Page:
Italy was the first to launch its own app with the Application Programming Interface (API) source code from Google and Apple – a software intermediary that allows two applications to talk to each other – but without much public reception. Germany’s ‘Corona Warn App,’ launched on June 15, carried the legal basis of the processing of personal data in relation to the App – the data subjects’ consent pursuant to Article 6(1)(a) and Article 9(2)(a) of GDPR. The Bluetooth-based app was developed by Deutsch Telekom and SAP, also based on the API source code from Google and Apple (based on a limited version of Bluetooth technology), which cost the German government 20 million Euros. France came up with its ‘StopCovid App,’ developed by INRIA (Institut national de recherche en sciences et technologies du numérique), upon receiving a green light from the CNIL (Commission Nationale de l'Informatique et des Libertés) on GDPR-compliance, with some reservations. The UK has tried to develop its own app since May 5, but eventually reversed its decision on June 16 to follow Germany’s path to work with Apple and Google in developing an app based on the API source code. GDPR would still apply to UK entities even if a ‘No-Deal Brexit’ is materialized, as it applies globally, and a UK corona app would be subject to GDPR if the app is used by EU citizens, although the UK would not be part of the future revisions of the GDPR. The reception of these apps varied significantly across borders, as measured by the rate of downloads.

The varied steps taken on COVID-19 tracing apps in Europe – a trend which should increase as the digital transformation into AI is accelerated in the contactless environment of the pandemic – attests to the foreseen difficulties of policy convergence or cooperation on digital issues. In Europe, where there is strong resistance against the use of personal data by the government or big tech, it has been demonstrated that the efficacy of the tracing apps is not prioritized, but rather lost as GDPR is the precondition for use even under the circumstances of emergency. Not only is mobilizing public support for usage of the app difficult, but the lack of voluntary participation in utilizing tech to fight the virus also raises questions on the original purpose of the apps, which are intended to close the gap between the speed of analog contact tracing and the unprecedented pace of mutation and reproduction of the virus. If tracking technologies in the case of Corona apps – a digital method that does not necessarily involve machine learning or deep learning – brings about this much of policy divergence, it goes without saying that machine learning-enabled AI adoption will bring about more social unrest in Europe.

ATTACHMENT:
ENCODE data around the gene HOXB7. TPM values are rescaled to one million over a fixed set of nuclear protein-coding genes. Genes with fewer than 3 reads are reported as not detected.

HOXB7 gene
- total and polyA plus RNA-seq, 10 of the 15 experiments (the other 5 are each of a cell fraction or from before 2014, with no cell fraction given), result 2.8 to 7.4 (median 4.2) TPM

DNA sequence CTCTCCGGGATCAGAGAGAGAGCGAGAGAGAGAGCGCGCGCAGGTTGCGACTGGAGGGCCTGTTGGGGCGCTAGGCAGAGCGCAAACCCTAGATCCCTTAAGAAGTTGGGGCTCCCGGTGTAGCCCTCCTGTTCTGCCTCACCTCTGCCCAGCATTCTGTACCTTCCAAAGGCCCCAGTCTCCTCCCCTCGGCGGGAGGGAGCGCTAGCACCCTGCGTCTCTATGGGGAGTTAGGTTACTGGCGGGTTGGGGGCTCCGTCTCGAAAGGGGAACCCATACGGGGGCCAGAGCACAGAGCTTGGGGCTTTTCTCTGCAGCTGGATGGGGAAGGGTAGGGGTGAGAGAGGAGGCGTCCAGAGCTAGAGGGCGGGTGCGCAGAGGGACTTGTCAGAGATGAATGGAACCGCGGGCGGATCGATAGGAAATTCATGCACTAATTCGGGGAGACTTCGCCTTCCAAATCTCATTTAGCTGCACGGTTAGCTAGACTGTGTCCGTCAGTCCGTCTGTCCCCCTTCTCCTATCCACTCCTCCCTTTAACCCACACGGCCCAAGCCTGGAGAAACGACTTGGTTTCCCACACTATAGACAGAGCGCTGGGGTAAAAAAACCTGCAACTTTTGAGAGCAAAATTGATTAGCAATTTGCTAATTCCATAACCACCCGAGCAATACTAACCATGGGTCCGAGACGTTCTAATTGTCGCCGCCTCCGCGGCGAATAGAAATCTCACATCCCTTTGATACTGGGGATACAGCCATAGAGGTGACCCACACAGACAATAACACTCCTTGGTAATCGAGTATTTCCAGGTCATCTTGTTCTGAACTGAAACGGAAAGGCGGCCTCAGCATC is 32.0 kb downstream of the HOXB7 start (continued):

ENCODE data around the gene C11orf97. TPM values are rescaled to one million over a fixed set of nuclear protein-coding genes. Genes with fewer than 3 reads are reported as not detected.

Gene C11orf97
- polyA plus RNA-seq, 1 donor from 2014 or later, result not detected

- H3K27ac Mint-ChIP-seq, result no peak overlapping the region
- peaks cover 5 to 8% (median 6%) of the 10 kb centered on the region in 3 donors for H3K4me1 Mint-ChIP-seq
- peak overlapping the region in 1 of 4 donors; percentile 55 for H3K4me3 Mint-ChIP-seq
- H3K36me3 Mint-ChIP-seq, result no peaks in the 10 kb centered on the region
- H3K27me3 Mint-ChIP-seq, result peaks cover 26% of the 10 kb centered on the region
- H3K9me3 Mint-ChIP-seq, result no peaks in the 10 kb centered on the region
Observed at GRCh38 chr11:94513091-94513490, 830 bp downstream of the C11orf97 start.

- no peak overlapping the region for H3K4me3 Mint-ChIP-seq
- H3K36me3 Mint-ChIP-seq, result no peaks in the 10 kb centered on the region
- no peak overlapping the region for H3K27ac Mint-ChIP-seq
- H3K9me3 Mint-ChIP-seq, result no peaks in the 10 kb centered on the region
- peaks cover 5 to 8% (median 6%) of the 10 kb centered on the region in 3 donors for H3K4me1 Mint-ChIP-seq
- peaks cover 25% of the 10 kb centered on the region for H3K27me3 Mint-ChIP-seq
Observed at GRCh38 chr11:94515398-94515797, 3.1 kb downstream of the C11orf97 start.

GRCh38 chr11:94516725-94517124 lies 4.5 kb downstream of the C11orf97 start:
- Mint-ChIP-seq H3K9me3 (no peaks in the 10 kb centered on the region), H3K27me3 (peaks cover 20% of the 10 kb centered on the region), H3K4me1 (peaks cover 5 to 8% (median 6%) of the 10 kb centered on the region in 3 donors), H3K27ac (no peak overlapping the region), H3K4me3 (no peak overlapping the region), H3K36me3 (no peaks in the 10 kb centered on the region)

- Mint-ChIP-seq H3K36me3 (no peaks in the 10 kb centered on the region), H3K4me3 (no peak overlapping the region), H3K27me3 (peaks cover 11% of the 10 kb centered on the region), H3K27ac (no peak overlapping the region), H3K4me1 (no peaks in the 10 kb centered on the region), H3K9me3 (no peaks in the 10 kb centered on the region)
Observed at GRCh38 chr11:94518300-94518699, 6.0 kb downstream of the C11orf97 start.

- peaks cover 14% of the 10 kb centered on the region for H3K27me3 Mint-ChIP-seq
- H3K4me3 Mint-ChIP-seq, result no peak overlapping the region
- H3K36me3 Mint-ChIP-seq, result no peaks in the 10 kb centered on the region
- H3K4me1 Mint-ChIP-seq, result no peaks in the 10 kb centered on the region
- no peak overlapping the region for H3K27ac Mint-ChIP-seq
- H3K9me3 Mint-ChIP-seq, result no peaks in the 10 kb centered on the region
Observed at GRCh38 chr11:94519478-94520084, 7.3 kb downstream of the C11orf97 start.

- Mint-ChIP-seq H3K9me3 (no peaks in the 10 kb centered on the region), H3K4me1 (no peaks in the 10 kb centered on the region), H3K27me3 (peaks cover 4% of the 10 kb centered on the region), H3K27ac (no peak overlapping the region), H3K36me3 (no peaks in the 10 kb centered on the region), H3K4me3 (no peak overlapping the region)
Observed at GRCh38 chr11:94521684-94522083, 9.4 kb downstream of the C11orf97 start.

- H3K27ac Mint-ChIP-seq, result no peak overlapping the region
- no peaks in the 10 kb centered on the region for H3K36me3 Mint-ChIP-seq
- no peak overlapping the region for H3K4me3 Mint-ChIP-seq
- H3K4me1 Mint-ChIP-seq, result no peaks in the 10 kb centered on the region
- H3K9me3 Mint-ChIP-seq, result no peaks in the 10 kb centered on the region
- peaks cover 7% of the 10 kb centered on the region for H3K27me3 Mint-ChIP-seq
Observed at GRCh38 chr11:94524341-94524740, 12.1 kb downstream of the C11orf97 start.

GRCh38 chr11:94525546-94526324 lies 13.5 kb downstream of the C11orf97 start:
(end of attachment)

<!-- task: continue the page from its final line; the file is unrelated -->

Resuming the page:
While COVID-19 clearly serves as South Korea’s ‘MERS moment’ for Europe, the region remains caught up in the debate on the choice between personal data protection and public health safety in favor of saving lives. In the accelerated AI-driven era of COVID-19, trade wars are spilling over to tech wars, and global convergence on regulating AI is unlikely. Under such circumstances, there must be considerations to deploy conditional data use in times of national emergencies under the revised version (in particular Article 6) of GDPR for Europe, whereby protecting the lives of EU citizens must be prioritized. Digital proficiency may pave the way for more efficacy and participation in Europe and lessen the reliance on digital monopolies.